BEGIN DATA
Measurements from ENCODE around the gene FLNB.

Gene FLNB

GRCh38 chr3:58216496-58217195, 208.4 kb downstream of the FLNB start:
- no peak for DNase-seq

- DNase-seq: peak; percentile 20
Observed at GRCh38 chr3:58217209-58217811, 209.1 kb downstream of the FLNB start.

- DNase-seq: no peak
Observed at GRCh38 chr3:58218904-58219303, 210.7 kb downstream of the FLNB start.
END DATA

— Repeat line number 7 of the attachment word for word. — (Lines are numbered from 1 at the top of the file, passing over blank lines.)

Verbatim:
- DNase-seq: no peak